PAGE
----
Uruguay: Beatriz Benzano Seré

Very soon, I understood that I could not be happy being far away from the people who were suffering. For me, the most important thing is being near the humblest people in my country.

— Beatriz Benzano Seré

As a Dominican nun, Beatriz Benzano knew the suffering of the marginalized populations of Montevideo, Buenos Aires and Santiago. She left her order and joined the legendary Tupamaros movement, until she was captured, tortured and confined to prison for four years. She returned to Uruguay, from her exile in France, to organize the group Dawn of New Paris–Women for a Dignified Life, helping people living on the streets and families whose lives had been destroyed by unemployment. She particularly dedicated her work to the aid and defense of abandoned women.

Motivated by the idea that it is not possible to be happy without other people, at the age of 21, Beatriz Benzano entered the Dominican Order, where she had received her education. As a nun, she shared the life of poor families in the shanty towns of her native Montevideo and in the poor neighborhoods of Buenos Aires. Trying to understand the causes of the marginalization they suffered, she moved to Chile to do political, economic and social studies with Paulo Freire. After her return, she decided to leave the religious order for the militancy in the Tupamaros movement for national liberation. In 1972, she was captured, tortured and, without any trial, confined to Punta de Rieles Prison. She remained there, along with other political female prisoners, for four years. On her liberation, Beatriz Benzano had to seek exile in France. From there, she collaborated with the dissemination of information about her people's fight and the fight of the other Latin-American populations who were struggling to break the power of dictatorships. Along with a group of internationalists, she joined a solidarity brigade with the triumphant victors of the revolution in Nicaragua. After the democratic liberalization in Uruguay, she returned from exile to create the Dawn of New Paris Group–Women for a Dignified Life, a NGO that organizes construction cooperatives and work projects, which encourage the creation of small businesses in addition to organizing nurseries for the care of children. Beatriz gives special attention to lonely women and young girls excluded from the educational system. She is particularly concerned with the defense of reproductive rights and the struggle to decriminalize abortion. The path is uncertain, but there is a fountain of hope bringing better conditions for individuals and collective change.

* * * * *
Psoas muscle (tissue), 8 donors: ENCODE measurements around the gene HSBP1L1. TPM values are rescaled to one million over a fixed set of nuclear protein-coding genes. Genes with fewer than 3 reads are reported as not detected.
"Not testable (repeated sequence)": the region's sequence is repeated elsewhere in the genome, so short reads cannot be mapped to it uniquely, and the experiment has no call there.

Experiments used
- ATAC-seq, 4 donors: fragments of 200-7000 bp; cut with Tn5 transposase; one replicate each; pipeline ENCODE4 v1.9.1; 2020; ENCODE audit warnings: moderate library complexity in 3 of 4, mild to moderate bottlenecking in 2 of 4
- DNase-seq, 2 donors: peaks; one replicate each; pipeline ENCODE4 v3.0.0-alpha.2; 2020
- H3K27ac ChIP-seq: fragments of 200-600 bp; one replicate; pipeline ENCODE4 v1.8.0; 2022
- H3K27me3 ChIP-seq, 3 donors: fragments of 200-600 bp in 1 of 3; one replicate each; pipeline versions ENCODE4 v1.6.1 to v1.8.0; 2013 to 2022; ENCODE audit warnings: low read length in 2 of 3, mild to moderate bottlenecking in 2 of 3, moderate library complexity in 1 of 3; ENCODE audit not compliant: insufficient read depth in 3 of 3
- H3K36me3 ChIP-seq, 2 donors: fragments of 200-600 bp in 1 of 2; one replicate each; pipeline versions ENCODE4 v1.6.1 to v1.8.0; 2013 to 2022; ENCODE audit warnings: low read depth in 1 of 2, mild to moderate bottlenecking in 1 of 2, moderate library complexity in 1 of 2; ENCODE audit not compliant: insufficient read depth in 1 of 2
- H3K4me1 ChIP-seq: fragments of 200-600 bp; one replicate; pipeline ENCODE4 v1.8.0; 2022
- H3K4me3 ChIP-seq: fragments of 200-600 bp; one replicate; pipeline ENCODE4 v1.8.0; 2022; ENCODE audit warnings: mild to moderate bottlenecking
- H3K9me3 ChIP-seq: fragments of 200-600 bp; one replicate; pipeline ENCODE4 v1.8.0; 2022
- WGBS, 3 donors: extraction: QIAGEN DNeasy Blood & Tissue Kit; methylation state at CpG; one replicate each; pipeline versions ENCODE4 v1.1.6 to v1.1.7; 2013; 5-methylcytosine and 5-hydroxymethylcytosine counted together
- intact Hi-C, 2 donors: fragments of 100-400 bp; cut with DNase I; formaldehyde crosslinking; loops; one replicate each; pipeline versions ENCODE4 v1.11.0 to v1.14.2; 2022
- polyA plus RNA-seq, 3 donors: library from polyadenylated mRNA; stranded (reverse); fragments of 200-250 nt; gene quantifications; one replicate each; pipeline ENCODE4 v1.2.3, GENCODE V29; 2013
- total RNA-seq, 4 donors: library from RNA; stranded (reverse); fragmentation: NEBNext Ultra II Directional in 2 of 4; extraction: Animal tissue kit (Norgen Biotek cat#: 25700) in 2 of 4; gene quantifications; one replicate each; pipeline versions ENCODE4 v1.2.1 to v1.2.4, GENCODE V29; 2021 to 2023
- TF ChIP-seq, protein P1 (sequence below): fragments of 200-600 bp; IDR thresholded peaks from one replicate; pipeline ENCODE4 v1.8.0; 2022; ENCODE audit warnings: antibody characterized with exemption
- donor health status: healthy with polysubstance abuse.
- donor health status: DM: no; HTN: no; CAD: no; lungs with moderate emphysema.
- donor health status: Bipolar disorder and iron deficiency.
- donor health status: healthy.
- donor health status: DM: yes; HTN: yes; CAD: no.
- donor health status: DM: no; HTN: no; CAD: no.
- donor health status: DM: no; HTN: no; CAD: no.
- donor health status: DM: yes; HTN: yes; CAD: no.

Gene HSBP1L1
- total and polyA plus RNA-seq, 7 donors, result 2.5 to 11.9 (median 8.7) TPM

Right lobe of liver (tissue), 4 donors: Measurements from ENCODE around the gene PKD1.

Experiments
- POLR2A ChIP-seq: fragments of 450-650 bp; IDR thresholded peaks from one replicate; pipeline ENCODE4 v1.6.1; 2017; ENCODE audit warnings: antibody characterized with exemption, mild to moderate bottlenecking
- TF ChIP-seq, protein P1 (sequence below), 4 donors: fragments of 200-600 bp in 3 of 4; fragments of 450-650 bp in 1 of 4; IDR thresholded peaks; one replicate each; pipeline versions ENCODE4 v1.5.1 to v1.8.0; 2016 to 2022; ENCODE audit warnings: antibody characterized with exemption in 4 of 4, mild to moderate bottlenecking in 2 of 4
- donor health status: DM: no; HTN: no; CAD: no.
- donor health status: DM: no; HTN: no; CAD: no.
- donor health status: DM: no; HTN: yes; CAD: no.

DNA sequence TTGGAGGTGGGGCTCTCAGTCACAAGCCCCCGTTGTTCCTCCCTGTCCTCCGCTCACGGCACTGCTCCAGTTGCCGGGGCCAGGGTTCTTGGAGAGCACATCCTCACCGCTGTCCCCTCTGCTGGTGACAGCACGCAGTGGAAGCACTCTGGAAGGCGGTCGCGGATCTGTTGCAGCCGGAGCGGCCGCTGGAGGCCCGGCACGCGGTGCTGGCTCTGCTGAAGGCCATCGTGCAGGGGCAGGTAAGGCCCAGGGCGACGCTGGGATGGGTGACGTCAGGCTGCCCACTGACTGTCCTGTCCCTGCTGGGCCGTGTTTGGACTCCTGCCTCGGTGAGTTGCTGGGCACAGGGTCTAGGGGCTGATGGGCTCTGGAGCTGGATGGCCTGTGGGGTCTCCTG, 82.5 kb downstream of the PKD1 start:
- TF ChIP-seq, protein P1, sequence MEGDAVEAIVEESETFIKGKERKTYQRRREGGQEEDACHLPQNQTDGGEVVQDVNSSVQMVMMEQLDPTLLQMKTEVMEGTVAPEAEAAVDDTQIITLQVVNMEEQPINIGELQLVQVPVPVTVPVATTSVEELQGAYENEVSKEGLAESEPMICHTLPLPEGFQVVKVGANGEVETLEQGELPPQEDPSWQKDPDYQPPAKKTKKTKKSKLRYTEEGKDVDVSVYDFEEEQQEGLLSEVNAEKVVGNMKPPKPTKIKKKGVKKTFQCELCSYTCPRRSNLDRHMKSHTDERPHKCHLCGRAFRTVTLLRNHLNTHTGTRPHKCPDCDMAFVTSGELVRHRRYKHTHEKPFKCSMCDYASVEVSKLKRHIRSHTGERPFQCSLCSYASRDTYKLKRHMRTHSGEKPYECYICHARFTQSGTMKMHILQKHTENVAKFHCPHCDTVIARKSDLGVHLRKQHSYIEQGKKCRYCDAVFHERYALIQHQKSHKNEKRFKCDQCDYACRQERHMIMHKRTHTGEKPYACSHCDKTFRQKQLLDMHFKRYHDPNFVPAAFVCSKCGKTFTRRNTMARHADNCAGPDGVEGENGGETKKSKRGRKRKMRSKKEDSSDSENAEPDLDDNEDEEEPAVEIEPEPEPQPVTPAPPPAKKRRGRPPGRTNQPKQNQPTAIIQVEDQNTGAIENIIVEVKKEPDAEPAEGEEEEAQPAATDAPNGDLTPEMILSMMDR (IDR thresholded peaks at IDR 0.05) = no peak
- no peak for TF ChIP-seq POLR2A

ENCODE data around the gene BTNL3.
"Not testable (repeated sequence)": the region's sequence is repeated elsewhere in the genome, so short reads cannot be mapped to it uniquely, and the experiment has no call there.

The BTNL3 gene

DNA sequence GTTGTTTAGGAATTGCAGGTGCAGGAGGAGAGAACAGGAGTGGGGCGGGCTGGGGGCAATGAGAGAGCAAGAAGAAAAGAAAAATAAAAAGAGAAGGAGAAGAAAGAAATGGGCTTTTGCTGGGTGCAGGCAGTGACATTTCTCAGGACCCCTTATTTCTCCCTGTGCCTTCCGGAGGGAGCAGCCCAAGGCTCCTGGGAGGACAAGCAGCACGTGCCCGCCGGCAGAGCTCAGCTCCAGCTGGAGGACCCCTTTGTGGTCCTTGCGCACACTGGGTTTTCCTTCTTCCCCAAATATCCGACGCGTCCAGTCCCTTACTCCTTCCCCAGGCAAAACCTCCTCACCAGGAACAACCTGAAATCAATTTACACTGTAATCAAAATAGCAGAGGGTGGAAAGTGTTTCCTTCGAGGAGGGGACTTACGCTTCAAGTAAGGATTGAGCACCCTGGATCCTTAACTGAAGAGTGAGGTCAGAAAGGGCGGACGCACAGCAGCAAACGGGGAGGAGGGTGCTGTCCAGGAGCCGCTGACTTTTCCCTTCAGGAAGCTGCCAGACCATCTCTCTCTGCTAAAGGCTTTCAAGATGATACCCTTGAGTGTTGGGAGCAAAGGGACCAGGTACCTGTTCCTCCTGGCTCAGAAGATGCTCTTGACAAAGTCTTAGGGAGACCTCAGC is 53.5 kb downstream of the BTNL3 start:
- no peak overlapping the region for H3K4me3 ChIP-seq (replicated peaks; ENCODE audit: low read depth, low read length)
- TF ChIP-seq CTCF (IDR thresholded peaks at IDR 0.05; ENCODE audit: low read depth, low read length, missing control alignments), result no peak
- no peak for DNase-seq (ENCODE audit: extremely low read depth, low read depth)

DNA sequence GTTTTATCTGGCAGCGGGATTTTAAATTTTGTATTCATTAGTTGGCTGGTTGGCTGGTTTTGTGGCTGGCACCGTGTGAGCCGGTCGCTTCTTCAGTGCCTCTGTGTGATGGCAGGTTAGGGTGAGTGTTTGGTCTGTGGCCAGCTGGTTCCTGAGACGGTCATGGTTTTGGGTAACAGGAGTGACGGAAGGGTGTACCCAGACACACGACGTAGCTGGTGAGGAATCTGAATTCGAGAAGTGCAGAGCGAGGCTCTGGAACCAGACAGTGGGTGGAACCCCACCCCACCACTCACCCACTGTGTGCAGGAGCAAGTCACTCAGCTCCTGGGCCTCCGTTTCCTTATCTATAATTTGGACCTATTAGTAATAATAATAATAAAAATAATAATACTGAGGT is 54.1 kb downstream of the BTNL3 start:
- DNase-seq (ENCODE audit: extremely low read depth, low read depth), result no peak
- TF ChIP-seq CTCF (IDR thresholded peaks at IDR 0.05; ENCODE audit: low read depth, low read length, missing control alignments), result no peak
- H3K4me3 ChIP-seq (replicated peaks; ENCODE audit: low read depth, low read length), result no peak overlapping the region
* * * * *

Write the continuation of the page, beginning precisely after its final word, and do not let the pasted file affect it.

Dawn of New Paris Group–Women for a Dignified Life